The friend I never met
by Peter Tan. Posted on March 22, 2015, Sunday
THIS is the story of a friend I have never met in person. We got connected in 2007. He found my blog and contacted me through Facebook. We lived in the same city. Like me, he has spinal cord injury but at a higher level. His arms are weak and he has no hand function whatsoever.
He is dependent on his mother for all his activities of daily living. She has to assist him with everything from his personal hygiene to feeding him. As she does not have the strength to move him from bed to wheelchair by herself, he spends most of his time in bed.
When I suggested that I dropped by his house one day, he flatly refused. He said he was not ready to meet me. I left it at that. We continued to communicate online though. He would be exuberant on one day and display signs of depression on another. Our conversations would somehow revolve back to one subject.
“I want to die,” he would tell me. “There is nothing I can do for myself. There is no meaning to life for me.” It was disconcerting to listen to him go on and on about it. Nothing I said could convince him otherwise. I also did not want to push him too much in case he decided it was not in his best interests to confide in me any more.
“How are you going to do it?” I would ask him, exasperated at his insistence on taking his own life.
He had no idea. His was not an isolated case. People with severe physical impairments have harboured such thoughts one time or another. The general attitude towards having impairments is that it is a tragedy. The more severe the impairment, the greater the tragedy.
“You are so brave,” a stranger told me once. “If I were you, I would rather die.”
These people speak without realising how tactless, offensive and demotivating those words could be. It took us years to come to terms with our impairments and move on in life, trying to make the best of what we have.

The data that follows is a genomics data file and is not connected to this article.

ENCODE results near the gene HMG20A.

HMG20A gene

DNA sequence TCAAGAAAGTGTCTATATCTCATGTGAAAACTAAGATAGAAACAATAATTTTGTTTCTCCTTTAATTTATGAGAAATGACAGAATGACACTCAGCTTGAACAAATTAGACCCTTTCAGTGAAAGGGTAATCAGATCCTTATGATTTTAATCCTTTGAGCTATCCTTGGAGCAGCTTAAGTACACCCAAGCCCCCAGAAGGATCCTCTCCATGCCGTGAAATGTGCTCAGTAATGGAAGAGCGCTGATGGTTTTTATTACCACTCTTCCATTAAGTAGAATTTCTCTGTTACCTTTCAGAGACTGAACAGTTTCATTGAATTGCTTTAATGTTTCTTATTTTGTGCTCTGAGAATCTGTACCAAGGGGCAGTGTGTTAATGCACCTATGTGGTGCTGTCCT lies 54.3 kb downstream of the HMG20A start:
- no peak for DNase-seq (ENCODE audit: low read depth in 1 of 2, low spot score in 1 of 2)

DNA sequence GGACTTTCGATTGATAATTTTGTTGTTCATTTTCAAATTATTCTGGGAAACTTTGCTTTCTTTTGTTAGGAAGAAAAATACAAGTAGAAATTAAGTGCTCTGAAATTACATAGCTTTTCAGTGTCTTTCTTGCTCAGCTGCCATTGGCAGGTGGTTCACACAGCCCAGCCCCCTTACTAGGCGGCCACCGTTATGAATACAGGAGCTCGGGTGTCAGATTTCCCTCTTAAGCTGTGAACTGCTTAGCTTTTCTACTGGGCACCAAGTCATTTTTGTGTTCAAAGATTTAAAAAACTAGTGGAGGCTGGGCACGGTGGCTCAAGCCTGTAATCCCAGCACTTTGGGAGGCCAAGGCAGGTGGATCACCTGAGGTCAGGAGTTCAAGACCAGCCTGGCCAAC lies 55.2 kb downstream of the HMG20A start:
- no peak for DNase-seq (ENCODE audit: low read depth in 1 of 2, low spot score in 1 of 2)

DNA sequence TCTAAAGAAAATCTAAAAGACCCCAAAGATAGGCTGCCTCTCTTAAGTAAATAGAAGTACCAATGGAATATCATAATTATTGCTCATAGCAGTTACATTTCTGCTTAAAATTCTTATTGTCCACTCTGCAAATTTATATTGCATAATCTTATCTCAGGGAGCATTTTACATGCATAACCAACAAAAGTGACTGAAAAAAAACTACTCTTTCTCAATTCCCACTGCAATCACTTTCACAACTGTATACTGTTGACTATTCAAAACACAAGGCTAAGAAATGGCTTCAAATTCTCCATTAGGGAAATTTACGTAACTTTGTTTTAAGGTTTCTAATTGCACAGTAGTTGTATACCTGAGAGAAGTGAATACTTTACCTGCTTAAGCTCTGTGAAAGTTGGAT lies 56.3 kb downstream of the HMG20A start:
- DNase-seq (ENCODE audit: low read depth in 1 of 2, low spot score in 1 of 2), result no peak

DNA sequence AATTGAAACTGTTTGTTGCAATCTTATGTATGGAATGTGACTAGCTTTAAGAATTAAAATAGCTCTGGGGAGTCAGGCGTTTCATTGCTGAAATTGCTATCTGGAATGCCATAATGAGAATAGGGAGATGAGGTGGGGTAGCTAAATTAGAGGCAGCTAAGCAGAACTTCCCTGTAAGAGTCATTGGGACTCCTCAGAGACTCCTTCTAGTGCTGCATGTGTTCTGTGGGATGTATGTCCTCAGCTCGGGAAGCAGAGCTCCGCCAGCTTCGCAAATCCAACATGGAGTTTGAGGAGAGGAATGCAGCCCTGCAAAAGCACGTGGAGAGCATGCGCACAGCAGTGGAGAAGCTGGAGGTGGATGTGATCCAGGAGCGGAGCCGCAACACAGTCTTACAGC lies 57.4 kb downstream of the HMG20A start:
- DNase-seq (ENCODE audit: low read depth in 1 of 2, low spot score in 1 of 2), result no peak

And here are people who take one look at us, imagine themselves in our situation and quickly come to the conclusion our lives are pretty much worthless. Such thoughts can be self-perpetuating as is evident by how disabled people are generally viewed and even how we disabled people see ourselves.
On top of the negative perceptions, there is another reason why some disabled people feel hopeless and helpless. The lack of a strong social support system to address the emotional, informational and financial aspects of the issues we have to struggle with creates a lot of uncertainty.
Whatever social support that is provided now, either by the government, disabled people’s organisations or other disabled people, is insufficient and done on an ad hoc basis. There is no long-term organised programme to this end.
For those of us who are dependent on our parents or spouse to support us physically and financially, our most pressing concern is how we can go on should we outlive them. Although lifelong protection and social support is provided for in the Persons with Disabilities Act 2008, nothing concrete has been initiated to address this matter.
This inadequate social support affects our quality of life. We are constantly shrouded in a state of anxiety. We worry about money. We worry about the cost of the equipment we need. With no definite solution to our dilemmas, it is no wonder some of us see ending it all as the only option.
However, most of the time, these are cries for help more than anything else. We have no idea where to go for assistance or how to go about it. The government can begin by playing a more active role in the social support system by simplifying the application process for assistance and expediting the disbursement of aid. This would help a great deal in easing the financial burdens of the family.
Back to my friend, eight years on, his outlook on life now confounds me. Not only is he still alive and kicking, he has turned his life around. He has picked himself up and is no longer the person I used to know.
Seeing him smiling from ear to ear and being surrounded by friends in the photographs he posted on Facebook, it is hard to believe he was depressed to the extent of wanting to end his own life at one time. Imagine what he would be missing had he carried through with that thought.
I have no idea what changed him. Our online chats have reduced to mostly hellos and goodbyes. He no longer talks about death. For that alone, I am happy for him. Perhaps one day soon, I will suggest that we meet in person again. Perhaps then I can pick his brain on this radical change in his attitude. It will be a guiding light to other people who are caught in the predicament he was in.
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